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Junior C Hockey Coming Back to Niverville

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Junior Clippers Crop
The team behind the new Junior C Clippers: Reagan Carruthers, Todd Anderson, Dominic Martens, and Luke Toews. Not pictured: Jordan Lajoie. Luke Toews

It’s been five years since Niverville had its own Junior C hockey team, a blemish which a few former players and coaches are ready to set right. The new Junior C Clippers will join the Hanover-Tache Junior Hockey League (HTJHL) this fall in a season that will get underway on Friday, November 6.

“Our first step was to put out some messages on social media, and we got a lot of response from local kids that want to play,” says Luke Toews, who will serve as the team manager. “Once we heard back from all of those kids, we were good to go.”

According to Toews, they heard back from about 30 interested players, which is a large pool from which to build a competitive team. All the players are between the ages of 18 to 21, although the league rules state that a team can only have a limited number of 21-year-olds on its roster.

Toews himself played all four years of his Junior C eligibility in Niverville, and in fact his fourth year also happened to be the last year Niverville had a team, five years ago.

“So we haven’t had Junior hockey in town since then,” he says. “Then last season, myself and a few friends thought about maybe starting it up for this year. It just ended up working out that we got enough people together to help manage and coach it. I’ll be the team manager, and then we’ll have a full coaching staff and a safety.”

Filling the role of head coach will be Todd Anderson, who previously coached the Junior C program in Niverville. Anderson also has plenty of experience coaching Eastman minor hockey.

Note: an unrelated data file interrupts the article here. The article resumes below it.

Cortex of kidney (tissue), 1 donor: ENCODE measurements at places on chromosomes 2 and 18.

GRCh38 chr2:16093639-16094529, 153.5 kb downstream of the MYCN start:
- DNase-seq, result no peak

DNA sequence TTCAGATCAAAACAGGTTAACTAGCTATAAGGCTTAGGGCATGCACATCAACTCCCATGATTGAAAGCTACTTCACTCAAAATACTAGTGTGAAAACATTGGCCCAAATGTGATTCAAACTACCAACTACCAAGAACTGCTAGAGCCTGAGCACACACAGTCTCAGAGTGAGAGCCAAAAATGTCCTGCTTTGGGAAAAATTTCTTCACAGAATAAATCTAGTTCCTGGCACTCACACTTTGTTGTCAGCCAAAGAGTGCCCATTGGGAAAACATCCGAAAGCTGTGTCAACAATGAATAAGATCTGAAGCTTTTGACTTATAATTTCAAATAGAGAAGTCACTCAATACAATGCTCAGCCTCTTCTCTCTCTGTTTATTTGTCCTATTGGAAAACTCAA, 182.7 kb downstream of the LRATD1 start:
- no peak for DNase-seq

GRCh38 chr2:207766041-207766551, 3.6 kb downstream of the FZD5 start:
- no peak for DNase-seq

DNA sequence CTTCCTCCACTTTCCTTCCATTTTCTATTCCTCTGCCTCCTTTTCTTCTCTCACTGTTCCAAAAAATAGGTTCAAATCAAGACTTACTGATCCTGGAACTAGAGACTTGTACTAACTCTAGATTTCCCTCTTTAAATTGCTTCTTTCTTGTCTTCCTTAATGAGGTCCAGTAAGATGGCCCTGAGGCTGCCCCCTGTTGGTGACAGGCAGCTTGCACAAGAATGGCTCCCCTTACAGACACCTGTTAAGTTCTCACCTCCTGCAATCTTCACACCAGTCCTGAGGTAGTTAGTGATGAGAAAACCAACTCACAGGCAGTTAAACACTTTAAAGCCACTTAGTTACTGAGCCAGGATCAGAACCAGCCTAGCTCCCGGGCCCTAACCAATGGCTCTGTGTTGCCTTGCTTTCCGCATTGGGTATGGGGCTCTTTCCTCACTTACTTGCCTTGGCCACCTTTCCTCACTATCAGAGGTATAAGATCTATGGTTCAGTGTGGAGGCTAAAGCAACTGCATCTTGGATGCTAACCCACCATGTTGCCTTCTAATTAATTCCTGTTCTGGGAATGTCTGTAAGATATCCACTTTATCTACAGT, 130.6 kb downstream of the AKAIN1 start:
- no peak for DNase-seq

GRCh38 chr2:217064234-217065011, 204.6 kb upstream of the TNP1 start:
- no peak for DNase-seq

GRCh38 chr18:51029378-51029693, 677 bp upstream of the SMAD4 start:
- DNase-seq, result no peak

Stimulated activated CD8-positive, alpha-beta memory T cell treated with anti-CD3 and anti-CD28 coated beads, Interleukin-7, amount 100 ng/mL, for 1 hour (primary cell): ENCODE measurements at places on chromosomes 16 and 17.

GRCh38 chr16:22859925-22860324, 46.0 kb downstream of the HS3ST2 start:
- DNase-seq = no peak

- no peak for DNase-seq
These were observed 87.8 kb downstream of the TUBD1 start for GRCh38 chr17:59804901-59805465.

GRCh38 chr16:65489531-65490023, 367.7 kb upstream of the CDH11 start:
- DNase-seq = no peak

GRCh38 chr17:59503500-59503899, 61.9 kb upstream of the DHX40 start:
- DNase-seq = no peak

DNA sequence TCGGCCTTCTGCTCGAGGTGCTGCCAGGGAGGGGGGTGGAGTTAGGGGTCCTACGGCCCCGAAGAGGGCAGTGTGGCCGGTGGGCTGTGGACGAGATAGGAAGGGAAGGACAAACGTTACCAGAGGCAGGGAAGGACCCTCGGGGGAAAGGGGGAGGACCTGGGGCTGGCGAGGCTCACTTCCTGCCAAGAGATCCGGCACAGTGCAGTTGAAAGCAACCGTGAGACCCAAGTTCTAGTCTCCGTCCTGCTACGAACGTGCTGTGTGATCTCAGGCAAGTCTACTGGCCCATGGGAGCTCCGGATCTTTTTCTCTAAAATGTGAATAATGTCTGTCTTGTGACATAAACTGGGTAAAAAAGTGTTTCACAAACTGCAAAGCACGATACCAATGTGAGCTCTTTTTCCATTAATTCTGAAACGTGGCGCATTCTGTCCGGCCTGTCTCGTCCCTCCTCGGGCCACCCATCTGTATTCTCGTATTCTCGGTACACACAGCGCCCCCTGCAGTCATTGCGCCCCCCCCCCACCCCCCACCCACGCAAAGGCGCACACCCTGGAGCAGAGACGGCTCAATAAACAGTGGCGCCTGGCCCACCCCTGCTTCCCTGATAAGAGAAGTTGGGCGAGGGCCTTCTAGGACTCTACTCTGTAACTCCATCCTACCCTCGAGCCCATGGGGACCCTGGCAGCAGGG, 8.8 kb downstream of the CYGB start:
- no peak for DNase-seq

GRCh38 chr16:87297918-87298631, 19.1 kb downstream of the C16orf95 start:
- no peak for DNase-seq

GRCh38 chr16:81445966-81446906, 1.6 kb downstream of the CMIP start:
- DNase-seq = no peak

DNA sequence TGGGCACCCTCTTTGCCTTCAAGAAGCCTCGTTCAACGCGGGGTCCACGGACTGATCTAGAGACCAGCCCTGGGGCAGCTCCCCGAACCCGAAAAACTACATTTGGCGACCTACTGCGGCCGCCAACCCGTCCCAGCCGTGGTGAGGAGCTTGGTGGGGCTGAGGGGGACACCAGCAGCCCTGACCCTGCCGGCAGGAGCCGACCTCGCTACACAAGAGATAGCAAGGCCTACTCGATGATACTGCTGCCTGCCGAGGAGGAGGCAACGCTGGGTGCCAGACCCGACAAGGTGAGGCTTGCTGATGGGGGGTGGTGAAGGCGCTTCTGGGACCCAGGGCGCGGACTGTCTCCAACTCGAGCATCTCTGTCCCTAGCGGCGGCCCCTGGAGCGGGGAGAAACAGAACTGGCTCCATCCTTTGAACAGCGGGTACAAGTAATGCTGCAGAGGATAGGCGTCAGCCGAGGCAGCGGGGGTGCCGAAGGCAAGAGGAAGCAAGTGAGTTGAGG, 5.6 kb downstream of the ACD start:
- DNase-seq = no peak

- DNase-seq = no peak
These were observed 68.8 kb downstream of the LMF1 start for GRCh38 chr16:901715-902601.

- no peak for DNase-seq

The assistant coaches will include Dominic Martens, Jordan Lajoie, and Reagan Carruthers.

Of course, in addition to the usual hurdles involved in putting together a new team, they also had to navigate the ever-shifting nature of our new COVID reality. Toews says the pandemic has definitely thrown a few wrenches in the works—but that’s the same as everybody, everywhere.

“Currently Hockey Manitoba and Manitoba Health have approved phase two for hockey, which is non-contact and very much spaced apart on the ice,” Toews says. “Which obviously doesn’t work for actual hockey games. But for Junior leagues, the current plan is that phase three will be approved for early October, and phase three includes full contact and you can have your full team on the bench.”

Tryouts will be announced shortly, and through that process the team will get whittled down to about 20 players.

“We’re going to have two to three skates with everybody,” Toews says of the tryout process. “Those skates will just be general drills, puck drills, skating drills, and in-house scrimmages. Then we’re aiming to have at least one exhibition game against one of the surrounding towns, depending on how ice and time goes.”

A Purely Local League